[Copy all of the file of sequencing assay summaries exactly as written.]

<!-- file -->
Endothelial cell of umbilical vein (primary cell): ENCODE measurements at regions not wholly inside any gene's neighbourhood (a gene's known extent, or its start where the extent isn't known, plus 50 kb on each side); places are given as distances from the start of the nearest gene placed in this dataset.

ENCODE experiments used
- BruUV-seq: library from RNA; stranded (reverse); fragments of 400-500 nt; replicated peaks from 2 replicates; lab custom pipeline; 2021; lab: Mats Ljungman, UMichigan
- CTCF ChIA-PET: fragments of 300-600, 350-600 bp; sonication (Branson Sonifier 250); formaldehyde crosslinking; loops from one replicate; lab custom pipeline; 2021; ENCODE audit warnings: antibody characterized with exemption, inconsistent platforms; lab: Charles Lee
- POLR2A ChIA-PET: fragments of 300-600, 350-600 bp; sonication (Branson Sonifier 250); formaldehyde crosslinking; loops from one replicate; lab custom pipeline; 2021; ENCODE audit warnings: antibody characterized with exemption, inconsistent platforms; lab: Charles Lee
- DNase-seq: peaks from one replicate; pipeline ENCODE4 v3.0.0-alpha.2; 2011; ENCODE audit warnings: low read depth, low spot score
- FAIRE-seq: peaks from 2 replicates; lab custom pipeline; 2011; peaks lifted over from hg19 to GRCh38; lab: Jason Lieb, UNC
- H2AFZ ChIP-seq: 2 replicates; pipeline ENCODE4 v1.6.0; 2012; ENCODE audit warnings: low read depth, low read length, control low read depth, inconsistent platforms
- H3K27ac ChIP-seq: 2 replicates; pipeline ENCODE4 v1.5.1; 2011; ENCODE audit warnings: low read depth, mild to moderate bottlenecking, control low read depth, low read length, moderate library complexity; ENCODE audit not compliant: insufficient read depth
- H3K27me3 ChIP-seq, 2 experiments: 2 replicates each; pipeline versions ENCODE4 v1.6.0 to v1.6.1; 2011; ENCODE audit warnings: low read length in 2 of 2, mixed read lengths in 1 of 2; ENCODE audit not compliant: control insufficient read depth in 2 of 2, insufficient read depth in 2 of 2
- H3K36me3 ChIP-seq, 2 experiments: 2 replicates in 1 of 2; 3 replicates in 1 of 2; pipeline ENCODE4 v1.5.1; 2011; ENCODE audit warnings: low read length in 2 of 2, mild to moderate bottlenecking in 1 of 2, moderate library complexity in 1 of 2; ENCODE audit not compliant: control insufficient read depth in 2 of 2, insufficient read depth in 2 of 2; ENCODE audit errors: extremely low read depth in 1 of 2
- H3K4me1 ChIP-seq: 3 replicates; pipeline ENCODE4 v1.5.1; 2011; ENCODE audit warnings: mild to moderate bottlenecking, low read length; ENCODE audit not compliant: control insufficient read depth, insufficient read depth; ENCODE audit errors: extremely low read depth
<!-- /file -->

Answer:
Endothelial cell of umbilical vein (primary cell): ENCODE measurements at regions not wholly inside any gene's neighbourhood (a gene's known extent, or its start where the extent isn't known, plus 50 kb on each side); places are given as distances from the start of the nearest gene placed in this dataset.

ENCODE experiments used
- BruUV-seq: library from RNA; stranded (reverse); fragments of 400-500 nt; replicated peaks from 2 replicates; lab custom pipeline; 2021; lab: Mats Ljungman, UMichigan
- CTCF ChIA-PET: fragments of 300-600, 350-600 bp; sonication (Branson Sonifier 250); formaldehyde crosslinking; loops from one replicate; lab custom pipeline; 2021; ENCODE audit warnings: antibody characterized with exemption, inconsistent platforms; lab: Charles Lee
- POLR2A ChIA-PET: fragments of 300-600, 350-600 bp; sonication (Branson Sonifier 250); formaldehyde crosslinking; loops from one replicate; lab custom pipeline; 2021; ENCODE audit warnings: antibody characterized with exemption, inconsistent platforms; lab: Charles Lee
- DNase-seq: peaks from one replicate; pipeline ENCODE4 v3.0.0-alpha.2; 2011; ENCODE audit warnings: low read depth, low spot score
- FAIRE-seq: peaks from 2 replicates; lab custom pipeline; 2011; peaks lifted over from hg19 to GRCh38; lab: Jason Lieb, UNC
- H2AFZ ChIP-seq: 2 replicates; pipeline ENCODE4 v1.6.0; 2012; ENCODE audit warnings: low read depth, low read length, control low read depth, inconsistent platforms
- H3K27ac ChIP-seq: 2 replicates; pipeline ENCODE4 v1.5.1; 2011; ENCODE audit warnings: low read depth, mild to moderate bottlenecking, control low read depth, low read length, moderate library complexity; ENCODE audit not compliant: insufficient read depth
- H3K27me3 ChIP-seq, 2 experiments: 2 replicates each; pipeline versions ENCODE4 v1.6.0 to v1.6.1; 2011; ENCODE audit warnings: low read length in 2 of 2, mixed read lengths in 1 of 2; ENCODE audit not compliant: control insufficient read depth in 2 of 2, insufficient read depth in 2 of 2
- H3K36me3 ChIP-seq, 2 experiments: 2 replicates in 1 of 2; 3 replicates in 1 of 2; pipeline ENCODE4 v1.5.1; 2011; ENCODE audit warnings: low read length in 2 of 2, mild to moderate bottlenecking in 1 of 2, moderate library complexity in 1 of 2; ENCODE audit not compliant: control insufficient read depth in 2 of 2, insufficient read depth in 2 of 2; ENCODE audit errors: extremely low read depth in 1 of 2
- H3K4me1 ChIP-seq: 3 replicates; pipeline ENCODE4 v1.5.1; 2011; ENCODE audit warnings: mild to moderate bottlenecking, low read length; ENCODE audit not compliant: control insufficient read depth, insufficient read depth; ENCODE audit errors: extremely low read depth